Gavin White, Riverlife’s Director of Planning and Projects, recently brought a bit of Pittsburgh to Mexico when he presented at the World Urban Parks Conference in Monterrey, Mexico.
World Urban Parks Congress is a new international organization representing the vibrant urban parks, open space and recreation sector. At a time when urban growth will see 70 percent of the world’s population living in urban areas by 2050, sharing knowledge and providing a collective voice for all people and organizations engaged in green cities, open space, recreation, health, and related activity is vital. You can learn more about World Urban Parks Congress here.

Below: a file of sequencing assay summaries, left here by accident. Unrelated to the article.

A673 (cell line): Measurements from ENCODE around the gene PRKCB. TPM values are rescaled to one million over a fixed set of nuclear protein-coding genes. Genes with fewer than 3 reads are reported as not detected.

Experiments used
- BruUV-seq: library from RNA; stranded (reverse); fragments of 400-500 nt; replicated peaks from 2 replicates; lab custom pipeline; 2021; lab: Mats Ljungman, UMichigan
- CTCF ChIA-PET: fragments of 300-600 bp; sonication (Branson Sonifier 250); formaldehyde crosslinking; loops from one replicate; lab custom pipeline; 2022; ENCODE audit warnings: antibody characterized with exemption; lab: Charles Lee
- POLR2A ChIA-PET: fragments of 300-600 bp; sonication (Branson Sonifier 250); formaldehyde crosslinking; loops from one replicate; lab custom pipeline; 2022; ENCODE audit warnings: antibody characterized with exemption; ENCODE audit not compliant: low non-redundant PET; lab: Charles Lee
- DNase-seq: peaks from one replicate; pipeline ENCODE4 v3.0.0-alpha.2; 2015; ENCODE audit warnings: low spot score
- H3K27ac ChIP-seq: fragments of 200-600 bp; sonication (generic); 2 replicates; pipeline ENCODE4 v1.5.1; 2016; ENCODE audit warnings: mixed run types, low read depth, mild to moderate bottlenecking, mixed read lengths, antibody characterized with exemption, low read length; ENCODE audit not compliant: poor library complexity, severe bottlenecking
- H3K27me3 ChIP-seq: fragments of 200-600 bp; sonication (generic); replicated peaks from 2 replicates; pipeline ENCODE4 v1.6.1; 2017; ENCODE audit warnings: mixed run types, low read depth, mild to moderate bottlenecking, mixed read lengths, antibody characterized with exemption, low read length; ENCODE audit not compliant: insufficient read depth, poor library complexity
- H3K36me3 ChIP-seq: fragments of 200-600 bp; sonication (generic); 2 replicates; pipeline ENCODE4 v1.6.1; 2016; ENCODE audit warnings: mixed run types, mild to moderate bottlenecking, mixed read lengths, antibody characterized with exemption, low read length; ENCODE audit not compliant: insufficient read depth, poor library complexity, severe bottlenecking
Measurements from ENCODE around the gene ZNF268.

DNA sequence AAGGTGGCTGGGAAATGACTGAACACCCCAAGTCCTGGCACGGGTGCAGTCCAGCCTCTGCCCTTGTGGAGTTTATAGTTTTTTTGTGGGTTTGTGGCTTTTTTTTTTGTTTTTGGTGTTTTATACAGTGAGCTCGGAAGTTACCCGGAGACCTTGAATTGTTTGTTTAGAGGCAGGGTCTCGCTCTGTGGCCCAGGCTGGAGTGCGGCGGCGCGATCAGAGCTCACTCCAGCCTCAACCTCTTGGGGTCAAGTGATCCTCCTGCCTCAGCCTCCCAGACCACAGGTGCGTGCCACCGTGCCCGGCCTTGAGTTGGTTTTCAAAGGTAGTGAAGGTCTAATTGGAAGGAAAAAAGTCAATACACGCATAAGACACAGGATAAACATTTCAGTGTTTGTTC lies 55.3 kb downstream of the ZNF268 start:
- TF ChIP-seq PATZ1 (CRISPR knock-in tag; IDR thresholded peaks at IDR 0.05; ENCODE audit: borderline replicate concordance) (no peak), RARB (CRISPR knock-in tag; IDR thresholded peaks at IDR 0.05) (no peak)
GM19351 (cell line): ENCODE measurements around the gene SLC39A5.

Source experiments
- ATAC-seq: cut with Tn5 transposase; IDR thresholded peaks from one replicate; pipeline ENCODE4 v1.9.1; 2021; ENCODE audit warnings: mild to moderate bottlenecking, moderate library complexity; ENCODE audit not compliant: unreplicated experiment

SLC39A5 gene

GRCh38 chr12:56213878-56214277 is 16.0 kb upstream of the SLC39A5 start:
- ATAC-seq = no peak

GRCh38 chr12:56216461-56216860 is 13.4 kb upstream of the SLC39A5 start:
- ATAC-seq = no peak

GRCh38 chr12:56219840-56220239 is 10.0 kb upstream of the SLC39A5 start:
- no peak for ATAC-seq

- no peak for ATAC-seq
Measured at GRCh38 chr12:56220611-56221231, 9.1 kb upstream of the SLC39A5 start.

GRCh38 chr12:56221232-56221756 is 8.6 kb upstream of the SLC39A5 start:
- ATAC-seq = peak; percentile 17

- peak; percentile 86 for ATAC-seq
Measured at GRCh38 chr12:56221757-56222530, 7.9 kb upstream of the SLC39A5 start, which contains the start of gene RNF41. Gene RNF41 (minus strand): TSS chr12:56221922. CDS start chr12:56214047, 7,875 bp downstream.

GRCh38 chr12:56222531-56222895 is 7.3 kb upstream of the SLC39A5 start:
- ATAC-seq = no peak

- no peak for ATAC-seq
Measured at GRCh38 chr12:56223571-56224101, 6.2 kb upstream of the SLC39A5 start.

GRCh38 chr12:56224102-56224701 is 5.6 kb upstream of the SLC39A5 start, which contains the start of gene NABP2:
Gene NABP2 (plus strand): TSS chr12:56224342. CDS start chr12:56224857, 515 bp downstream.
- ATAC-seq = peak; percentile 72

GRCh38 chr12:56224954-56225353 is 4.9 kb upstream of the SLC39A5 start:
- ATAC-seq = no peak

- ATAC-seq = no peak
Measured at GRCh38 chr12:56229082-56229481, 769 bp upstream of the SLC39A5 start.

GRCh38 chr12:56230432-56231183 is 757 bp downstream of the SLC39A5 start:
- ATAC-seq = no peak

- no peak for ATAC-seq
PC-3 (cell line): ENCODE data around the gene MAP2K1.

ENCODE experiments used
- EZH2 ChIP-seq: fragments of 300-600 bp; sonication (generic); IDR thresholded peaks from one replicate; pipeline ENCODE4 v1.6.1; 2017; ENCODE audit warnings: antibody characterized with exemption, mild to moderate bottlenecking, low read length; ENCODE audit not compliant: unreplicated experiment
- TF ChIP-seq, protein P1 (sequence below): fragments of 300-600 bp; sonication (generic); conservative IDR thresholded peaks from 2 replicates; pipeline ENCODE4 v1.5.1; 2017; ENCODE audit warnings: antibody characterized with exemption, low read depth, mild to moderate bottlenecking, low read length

Gavin, who also serves as World Urban Parks’ Executive Officer for Climate Change and Resilience, presented Riverlife’s strategy for improved Care and Maintenance of Pittsburgh’s riverfronts, alongside speakers from São Paulo and Buenos Aires.Monterrey, Mexico, a sprawling city nestled among the Sierra Madre mountains, hosted this year’s World Urban Parks Congress. This annual event traverses the globe, gathering park professionals from across the planet for inspiring discussion, tours, and fiestas.Gavin got the chance to tour a few of Monterrey’s 1,300 neighborhood parks with colleagues old and new.Monterrey has two rivers – one natural, and one artificial! Unlike Pittsburgh, where rain falls regularly and the river levels are carefully controlled by the US Army Corps of Engineers, Río Santa Catarina, which bisects the city, is dry most of the year.Also unlike Pittsburgh, Monterrey has a short and small river that is entirely engineered. The Santa Lucía Riverwalk connects the center of the city to one of its largest parks.This park, Parque Fundidora, is built on the site of an old steel foundry and calls to mind the Carrie Furnaces or Homestead waterfront. At Fundidora, the scale of preservation is immense – numerous buildings, systems, and artifacts from the once-massive foundry are integrated into an actively programmed open space that shines day and night.Another exciting public space in Monterrey, called the Macroplaza, was full of public activity of all kinds, including a huge protest to protect Instituto Nacional Electoral, an autonomous, independent, and specialized public body, responsible for the State function of organizing and overseeing federal elections in Mexico.On a day to day basis, visitors can find a variety of activities and vendors throughout the Macroplaza, making it a lively and exciting place to wander through.Getting a chance to visit other parks, especially in other countries, helps reshape and reframe the way we think about our own spaces and our place in them (bike vendors on the riverfronts, anyone?)The World Urban Parks Congress in Monterrey brought new insights, new friends, and new opportunities to connect with other parks professionals doing similar work around the globe. Gavin will continue to engage with the organization as they continue to grow, and Riverlife will keep bringing global perspectives to Pittsburgh so that we can make our rivers truly world class.